Most photographers start the editing process in Adobe Lightroom by increasing sliders in the Develop module: add more detail, add more saturation, add more contrast.
But what if we flipped this script, and experimented with the art of less? Instead of augmenting some part of the picture, a negative adjustment in Lightroom removes emphasis from specific details and areas in order to direct the viewer's eye. In this tutorial, you'll learn how to apply adjustments to the negative and see your photos a little bit differently.
This type of edit highlights an important photographic post-production principle: creative adjustments are all about producing the finished image as you envisioned it when you captured the frame. The non-destructive editing approach in Lightroom gives you the freedom to experiment and express that creative vision.
How to Apply Negative Adjustments
Before we dive in, let's level-set our understanding of how Adobe Lightroom works:
By design, the adjustments that we'll see in this tutorial impact the look and feel of an image. In Lightroom, these types of adjustments take place in the Develop module. Lightroom is split into a series of tools inside of a single app, and the Develop module controls the look of an image.
Lightroom works on a series of sliders in the Develop module. Each of the sliders controls a different aspect of the photo's appearance, and the name of the slider is usually pretty intuitive. For example, increasing the Exposure slide will brighten an image.
To change a specific part of the image, pull on the associated slider. When you move a slider to the right, you increase an effect.
If you shoot RAW images, the files are typically a bit flat after capture. Therefore, most of your adjustments will be "increases" or positive adjustments, made by pulling the slider to the right. Pulling a slider to the left is considered a negative adjustment.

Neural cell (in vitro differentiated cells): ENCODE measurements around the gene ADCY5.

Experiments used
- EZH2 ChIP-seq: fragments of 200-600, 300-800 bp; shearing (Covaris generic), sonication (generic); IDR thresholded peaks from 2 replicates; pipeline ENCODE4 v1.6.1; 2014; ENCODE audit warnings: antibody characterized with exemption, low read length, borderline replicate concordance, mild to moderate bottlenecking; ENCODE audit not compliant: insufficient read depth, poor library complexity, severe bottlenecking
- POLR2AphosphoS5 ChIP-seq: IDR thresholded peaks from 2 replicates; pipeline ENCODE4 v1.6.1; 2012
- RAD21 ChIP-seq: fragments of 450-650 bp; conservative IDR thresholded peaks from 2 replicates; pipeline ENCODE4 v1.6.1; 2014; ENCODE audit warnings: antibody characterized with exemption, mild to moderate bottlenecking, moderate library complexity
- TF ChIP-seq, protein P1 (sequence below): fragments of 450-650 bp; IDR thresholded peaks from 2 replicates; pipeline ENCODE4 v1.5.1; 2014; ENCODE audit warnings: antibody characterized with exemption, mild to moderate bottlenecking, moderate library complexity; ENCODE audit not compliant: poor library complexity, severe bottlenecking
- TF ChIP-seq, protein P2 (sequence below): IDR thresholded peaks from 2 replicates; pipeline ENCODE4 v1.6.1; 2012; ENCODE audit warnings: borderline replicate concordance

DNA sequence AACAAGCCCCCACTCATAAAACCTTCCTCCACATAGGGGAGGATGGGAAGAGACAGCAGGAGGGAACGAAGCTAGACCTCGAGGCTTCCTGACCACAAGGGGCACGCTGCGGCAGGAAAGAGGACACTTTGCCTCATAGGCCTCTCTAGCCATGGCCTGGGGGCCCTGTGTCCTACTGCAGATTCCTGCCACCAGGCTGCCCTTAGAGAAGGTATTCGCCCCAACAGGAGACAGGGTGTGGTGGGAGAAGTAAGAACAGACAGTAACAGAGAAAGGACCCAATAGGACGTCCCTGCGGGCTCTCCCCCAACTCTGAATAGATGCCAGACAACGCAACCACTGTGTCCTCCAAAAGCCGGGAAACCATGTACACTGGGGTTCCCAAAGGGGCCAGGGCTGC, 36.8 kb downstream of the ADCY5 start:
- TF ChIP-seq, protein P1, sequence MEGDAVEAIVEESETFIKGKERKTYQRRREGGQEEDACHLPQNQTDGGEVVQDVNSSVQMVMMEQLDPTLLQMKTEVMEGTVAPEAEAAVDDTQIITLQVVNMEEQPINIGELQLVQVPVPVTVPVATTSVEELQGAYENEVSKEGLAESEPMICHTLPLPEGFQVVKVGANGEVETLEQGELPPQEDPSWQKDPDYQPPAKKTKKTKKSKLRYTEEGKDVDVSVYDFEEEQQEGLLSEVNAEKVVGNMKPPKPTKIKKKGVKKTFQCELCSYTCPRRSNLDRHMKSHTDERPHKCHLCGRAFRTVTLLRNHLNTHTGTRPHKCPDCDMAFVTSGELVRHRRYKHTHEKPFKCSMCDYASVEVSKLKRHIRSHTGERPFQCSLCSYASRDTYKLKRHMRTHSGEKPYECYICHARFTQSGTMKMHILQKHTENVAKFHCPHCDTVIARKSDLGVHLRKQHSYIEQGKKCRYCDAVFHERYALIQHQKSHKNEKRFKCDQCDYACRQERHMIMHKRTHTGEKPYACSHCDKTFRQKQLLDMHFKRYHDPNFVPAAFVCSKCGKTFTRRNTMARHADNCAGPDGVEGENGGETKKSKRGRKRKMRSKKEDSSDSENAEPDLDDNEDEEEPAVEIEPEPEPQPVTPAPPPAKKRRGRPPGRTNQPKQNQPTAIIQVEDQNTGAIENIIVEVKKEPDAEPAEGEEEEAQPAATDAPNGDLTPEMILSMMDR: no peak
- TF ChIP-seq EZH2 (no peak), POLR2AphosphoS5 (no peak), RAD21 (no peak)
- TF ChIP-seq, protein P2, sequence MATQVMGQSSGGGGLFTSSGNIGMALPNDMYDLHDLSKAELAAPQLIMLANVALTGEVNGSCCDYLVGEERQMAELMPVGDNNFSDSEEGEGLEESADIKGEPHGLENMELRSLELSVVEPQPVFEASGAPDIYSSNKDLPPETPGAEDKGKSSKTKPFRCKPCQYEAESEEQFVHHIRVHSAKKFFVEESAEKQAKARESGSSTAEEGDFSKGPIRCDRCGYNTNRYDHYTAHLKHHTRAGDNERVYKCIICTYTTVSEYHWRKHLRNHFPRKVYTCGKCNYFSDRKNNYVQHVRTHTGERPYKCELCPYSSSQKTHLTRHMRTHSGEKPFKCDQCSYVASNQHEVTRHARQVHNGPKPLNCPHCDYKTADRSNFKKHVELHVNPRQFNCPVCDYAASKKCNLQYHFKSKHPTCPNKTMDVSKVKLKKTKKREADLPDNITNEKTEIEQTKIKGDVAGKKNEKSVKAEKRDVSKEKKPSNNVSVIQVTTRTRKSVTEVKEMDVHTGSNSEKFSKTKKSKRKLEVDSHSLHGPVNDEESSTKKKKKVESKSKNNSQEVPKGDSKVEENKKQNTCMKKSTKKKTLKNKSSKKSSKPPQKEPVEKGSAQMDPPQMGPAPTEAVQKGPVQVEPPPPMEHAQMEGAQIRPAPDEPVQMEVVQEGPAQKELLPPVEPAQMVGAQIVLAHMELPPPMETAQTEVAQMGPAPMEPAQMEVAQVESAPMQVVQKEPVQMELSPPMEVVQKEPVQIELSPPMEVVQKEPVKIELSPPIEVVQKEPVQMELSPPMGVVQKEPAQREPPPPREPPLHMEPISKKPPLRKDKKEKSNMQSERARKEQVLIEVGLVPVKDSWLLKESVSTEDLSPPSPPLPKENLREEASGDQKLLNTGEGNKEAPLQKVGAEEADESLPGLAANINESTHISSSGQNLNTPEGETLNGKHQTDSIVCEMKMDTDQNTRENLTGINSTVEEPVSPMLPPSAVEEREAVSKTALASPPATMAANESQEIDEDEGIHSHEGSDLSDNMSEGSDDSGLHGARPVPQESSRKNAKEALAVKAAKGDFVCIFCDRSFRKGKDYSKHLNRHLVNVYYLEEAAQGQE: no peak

Negative Detail Adjustments
My favorite form of negative adjustments takes place with three key sliders: clarity, texture, and dehaze. Most photographers work with an image by turning up these sliders to bring out more detail.
Of course, the point of negative adjustments is to remove some details. The purpose of photography isn't to enhance every single detail to the maximum levels; instead, the image should have a feel and style to it.
The best way to see the power of negative adjustments is to see a couple of examples. The image below is a favorite in my library, and I like the default edit that you see on the left.
Negative detail adjustments don't always work well for portraits, but when they do the effects are stunning. Portrait editing styles are all about personal preference, but the example below shows a before-and-after with negative Texture and Clarity applied.
In this case, the summertime feel to the image lent itself well to dialing down the details. It fits perfectly with the mood of the image.
In Adobe Lightroom, you can create many copies of the same image to experiment with multiple editing styles. Use virtual copies and the tutorial below to create many editions and experiment:
- Digital Asset ManagementTotal Creative Control: How to Use Virtual Copies to Fork and Stack Images in LightroomAndrew Childress
Also, to learn more about the Texture tool, make sure to check out the full-length tutorial below:
Negative Color Adjustments
Many rookie photographers start the edit by turning up the Saturation and Vibrance sliders, cranking the colors to borderline unnatural levels. Even if your style features strong use of color, de-emphasizing some colors can enhance others.